As a child (in conservative San Diego), I recall thinking about Omar Khayyam’s ‘A jug of wine, a loaf of bread and thou.’ Having never imbibed anything other than milk, I couldn’t quite understand what Omar was trying to say.
Now we jump to 1971 and peek at my life in the infamous San Francisco Haight-Ashbury. It was in that hippie-infested, free-love, rock and roll primordial ooze that I became a philosophical (and pharmaceutical) devotee of Timothy Leary and Baba Ram Dass. Of course, I still couldn’t understand why anyone would be interested in alcohol – far superior ‘relaxants’ were readily available on every corner.
The life of a chess professional, however, soon set me straight. The ‘loaf of bread’ was all I, and other chess-playing starving-artists, could afford for dinner. ‘Thou’ was an opponent to conquer (or a chess groupie who wanted to buy a master some real food). And booze? Well, England gave me my first real lesson in pub mentality.
My ‘moment of indoctrination’ occurred when the night game at a London tournament ended and all the players mysteriously vanished. Was this a mass occurrence of alien abduction? Did the players rush back to their hotels and homes so they could get an early night’s sleep? Wandering the streets in search of my fellow wood-pushers, I had all but given up the hunt when familiar sounds poured from a ratty looking building that I was standing beside. ‘Go back to the hutch, you idiot!’ ‘You are such a bloody rabbit!’ ‘I was winning . . . I was winning!’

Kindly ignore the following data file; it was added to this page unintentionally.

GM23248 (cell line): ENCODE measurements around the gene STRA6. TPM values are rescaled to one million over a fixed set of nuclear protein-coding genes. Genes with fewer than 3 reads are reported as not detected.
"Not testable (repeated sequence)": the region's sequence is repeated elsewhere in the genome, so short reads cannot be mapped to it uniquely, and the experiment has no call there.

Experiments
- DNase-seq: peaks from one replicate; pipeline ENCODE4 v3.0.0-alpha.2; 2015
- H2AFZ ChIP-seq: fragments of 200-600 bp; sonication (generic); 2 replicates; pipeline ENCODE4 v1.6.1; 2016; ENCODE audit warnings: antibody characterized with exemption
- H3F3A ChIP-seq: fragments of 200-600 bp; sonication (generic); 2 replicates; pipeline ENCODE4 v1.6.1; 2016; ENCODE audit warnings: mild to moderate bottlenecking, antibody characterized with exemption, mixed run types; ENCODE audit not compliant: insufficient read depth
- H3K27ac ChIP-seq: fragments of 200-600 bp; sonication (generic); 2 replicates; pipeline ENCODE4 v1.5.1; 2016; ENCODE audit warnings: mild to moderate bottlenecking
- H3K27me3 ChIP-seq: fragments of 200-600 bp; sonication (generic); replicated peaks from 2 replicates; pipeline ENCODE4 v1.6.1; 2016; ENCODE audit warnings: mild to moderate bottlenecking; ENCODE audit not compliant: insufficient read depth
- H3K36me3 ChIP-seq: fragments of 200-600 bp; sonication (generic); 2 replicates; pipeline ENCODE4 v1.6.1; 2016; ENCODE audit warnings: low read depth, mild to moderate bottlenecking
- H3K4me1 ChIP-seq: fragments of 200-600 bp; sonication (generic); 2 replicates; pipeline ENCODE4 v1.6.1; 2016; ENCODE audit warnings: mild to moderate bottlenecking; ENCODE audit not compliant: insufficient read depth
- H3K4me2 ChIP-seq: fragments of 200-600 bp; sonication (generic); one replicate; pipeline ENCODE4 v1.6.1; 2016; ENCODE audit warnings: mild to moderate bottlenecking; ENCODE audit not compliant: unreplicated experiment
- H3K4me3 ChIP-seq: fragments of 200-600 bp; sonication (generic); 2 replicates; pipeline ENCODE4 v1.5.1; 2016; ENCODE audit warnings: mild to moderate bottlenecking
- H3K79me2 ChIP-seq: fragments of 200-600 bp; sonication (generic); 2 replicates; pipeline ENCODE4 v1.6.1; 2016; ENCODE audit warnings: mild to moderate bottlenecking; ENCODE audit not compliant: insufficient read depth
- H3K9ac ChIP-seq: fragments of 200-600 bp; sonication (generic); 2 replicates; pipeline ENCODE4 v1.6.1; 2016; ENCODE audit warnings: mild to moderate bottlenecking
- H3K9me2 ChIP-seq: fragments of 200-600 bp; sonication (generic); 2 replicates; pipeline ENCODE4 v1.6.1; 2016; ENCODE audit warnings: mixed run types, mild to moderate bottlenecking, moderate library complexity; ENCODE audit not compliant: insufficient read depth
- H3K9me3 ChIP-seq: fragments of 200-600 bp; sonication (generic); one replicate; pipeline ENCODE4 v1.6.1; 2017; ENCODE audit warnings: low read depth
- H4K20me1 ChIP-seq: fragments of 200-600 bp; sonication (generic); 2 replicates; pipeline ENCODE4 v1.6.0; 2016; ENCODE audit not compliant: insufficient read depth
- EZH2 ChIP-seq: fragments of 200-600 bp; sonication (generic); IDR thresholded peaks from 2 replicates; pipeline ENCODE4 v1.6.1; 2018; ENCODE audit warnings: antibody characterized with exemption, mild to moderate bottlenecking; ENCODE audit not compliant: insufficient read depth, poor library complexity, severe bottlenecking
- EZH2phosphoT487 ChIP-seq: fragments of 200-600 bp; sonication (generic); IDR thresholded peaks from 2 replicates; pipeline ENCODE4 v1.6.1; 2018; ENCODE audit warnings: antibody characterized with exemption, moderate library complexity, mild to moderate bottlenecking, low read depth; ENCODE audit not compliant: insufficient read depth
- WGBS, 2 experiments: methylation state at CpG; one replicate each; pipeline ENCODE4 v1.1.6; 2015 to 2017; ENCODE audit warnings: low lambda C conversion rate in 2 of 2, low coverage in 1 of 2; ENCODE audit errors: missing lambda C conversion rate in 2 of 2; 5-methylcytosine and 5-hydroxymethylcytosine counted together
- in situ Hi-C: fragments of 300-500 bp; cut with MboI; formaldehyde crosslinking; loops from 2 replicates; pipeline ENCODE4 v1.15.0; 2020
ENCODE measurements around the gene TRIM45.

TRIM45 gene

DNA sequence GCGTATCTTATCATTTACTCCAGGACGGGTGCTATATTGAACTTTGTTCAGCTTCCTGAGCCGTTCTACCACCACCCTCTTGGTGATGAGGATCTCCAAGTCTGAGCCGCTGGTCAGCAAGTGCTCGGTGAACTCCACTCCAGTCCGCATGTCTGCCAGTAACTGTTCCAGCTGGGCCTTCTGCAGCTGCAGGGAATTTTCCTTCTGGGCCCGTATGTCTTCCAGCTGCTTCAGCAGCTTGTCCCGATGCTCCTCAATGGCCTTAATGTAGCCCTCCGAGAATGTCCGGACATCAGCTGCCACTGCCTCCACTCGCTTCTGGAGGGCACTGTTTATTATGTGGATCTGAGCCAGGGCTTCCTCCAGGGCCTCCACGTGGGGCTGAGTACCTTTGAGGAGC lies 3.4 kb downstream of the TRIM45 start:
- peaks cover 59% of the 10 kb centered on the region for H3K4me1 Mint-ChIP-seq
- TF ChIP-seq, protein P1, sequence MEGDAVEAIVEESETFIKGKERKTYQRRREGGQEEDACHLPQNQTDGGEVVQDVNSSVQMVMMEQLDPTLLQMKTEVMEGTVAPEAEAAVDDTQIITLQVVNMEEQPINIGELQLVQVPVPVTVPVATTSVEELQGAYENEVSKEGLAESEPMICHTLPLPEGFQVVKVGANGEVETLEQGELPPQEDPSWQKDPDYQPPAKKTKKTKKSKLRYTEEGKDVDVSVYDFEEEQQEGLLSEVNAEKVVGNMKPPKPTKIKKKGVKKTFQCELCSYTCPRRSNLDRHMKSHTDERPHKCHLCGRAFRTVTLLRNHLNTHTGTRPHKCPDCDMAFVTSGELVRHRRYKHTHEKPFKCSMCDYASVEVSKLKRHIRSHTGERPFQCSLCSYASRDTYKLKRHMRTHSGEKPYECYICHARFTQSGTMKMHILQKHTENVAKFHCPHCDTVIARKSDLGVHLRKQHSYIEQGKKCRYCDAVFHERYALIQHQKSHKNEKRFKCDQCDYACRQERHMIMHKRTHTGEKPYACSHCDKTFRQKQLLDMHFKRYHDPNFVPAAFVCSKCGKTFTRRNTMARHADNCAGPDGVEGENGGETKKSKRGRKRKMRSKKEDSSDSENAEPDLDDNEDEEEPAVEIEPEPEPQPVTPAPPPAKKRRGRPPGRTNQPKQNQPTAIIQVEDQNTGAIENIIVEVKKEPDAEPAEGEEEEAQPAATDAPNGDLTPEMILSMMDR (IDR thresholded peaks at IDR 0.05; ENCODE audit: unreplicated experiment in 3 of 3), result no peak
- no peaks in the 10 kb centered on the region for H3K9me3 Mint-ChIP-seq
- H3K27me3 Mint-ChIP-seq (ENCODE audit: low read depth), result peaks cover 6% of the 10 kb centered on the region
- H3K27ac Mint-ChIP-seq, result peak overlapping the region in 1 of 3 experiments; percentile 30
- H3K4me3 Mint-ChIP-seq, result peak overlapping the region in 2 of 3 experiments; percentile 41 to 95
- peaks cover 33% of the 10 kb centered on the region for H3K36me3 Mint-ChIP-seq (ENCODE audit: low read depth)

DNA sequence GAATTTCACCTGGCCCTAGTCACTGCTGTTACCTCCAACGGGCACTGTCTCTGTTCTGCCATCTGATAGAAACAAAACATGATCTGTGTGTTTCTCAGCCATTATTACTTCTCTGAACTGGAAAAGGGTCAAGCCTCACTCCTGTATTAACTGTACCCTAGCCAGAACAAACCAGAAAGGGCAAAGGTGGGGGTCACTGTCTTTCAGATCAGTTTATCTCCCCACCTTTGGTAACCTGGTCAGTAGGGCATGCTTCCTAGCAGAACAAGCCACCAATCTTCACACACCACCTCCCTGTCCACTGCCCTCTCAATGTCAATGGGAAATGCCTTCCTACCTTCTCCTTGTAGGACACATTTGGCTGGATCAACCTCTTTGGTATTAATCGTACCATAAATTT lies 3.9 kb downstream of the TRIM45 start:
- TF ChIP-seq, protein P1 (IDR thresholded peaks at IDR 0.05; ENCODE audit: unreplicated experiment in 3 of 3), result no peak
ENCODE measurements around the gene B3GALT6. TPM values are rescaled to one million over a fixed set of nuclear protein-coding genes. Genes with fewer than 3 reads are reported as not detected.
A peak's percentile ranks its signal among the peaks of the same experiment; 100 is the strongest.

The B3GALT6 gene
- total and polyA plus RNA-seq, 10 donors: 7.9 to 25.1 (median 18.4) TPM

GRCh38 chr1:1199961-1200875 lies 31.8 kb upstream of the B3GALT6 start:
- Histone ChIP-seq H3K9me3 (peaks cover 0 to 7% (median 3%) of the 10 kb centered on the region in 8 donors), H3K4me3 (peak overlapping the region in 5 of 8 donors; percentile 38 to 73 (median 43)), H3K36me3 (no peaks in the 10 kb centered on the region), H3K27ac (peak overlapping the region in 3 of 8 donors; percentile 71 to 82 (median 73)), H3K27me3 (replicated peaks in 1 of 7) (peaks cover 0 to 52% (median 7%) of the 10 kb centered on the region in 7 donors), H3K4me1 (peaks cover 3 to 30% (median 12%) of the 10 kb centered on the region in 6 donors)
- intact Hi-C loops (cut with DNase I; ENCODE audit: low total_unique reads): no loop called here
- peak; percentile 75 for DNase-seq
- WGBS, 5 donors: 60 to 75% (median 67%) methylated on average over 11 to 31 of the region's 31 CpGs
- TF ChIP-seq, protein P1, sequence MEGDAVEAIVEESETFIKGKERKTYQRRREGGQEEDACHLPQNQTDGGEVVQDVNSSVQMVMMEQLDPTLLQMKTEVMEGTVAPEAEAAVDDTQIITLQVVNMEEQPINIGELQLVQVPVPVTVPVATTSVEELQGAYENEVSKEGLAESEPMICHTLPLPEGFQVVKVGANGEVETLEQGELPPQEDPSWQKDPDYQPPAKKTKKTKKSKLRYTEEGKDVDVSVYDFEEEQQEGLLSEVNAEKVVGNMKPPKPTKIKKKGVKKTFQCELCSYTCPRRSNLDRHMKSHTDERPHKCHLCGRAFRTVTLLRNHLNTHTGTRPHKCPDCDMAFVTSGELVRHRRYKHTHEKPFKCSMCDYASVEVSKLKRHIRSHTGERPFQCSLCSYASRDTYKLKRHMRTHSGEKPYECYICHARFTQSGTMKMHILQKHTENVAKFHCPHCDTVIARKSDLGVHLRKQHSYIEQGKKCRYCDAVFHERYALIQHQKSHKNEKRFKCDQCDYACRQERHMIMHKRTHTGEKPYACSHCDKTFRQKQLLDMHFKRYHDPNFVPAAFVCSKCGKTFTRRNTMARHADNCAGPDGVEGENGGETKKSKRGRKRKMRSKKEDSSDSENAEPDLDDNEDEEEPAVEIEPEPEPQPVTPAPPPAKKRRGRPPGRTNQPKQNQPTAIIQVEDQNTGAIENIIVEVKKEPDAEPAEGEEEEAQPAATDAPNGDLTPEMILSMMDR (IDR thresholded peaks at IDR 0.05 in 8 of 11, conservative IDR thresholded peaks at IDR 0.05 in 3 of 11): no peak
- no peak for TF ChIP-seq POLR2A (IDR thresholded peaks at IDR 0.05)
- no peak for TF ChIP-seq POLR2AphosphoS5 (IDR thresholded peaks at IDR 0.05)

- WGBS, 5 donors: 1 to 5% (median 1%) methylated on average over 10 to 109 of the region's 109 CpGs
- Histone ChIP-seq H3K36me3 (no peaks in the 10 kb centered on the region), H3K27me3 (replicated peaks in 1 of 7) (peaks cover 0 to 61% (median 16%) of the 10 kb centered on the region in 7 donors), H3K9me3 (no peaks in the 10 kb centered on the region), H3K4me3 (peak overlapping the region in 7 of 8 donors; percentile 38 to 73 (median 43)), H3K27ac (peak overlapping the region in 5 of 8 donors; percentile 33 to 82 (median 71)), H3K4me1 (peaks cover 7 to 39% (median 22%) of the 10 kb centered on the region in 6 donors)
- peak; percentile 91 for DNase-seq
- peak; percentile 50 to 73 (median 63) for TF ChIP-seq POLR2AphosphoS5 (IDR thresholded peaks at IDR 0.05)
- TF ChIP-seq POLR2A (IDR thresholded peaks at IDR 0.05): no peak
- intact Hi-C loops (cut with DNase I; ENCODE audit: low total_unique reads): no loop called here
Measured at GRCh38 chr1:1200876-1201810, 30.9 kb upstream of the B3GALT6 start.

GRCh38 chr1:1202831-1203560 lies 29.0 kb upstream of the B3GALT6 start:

Opening the door, there stood the entire group, tossing back one Guinness after another and raving about any chess subject that came to mind. I joined them and took a few polite sips, but I could see that this was a world that I could never truly be a part of. Even when competing in a drink-off (a couple of years later) against Bellin for the favours of a young Scottish female team captain that had caught our eye, the thought of slurring and vomiting just didn’t seem as attractive to me as it appeared to be to everyone else.
When I returned to the United States, I was sure that I’d left all my drinking ‘contacts’ behind.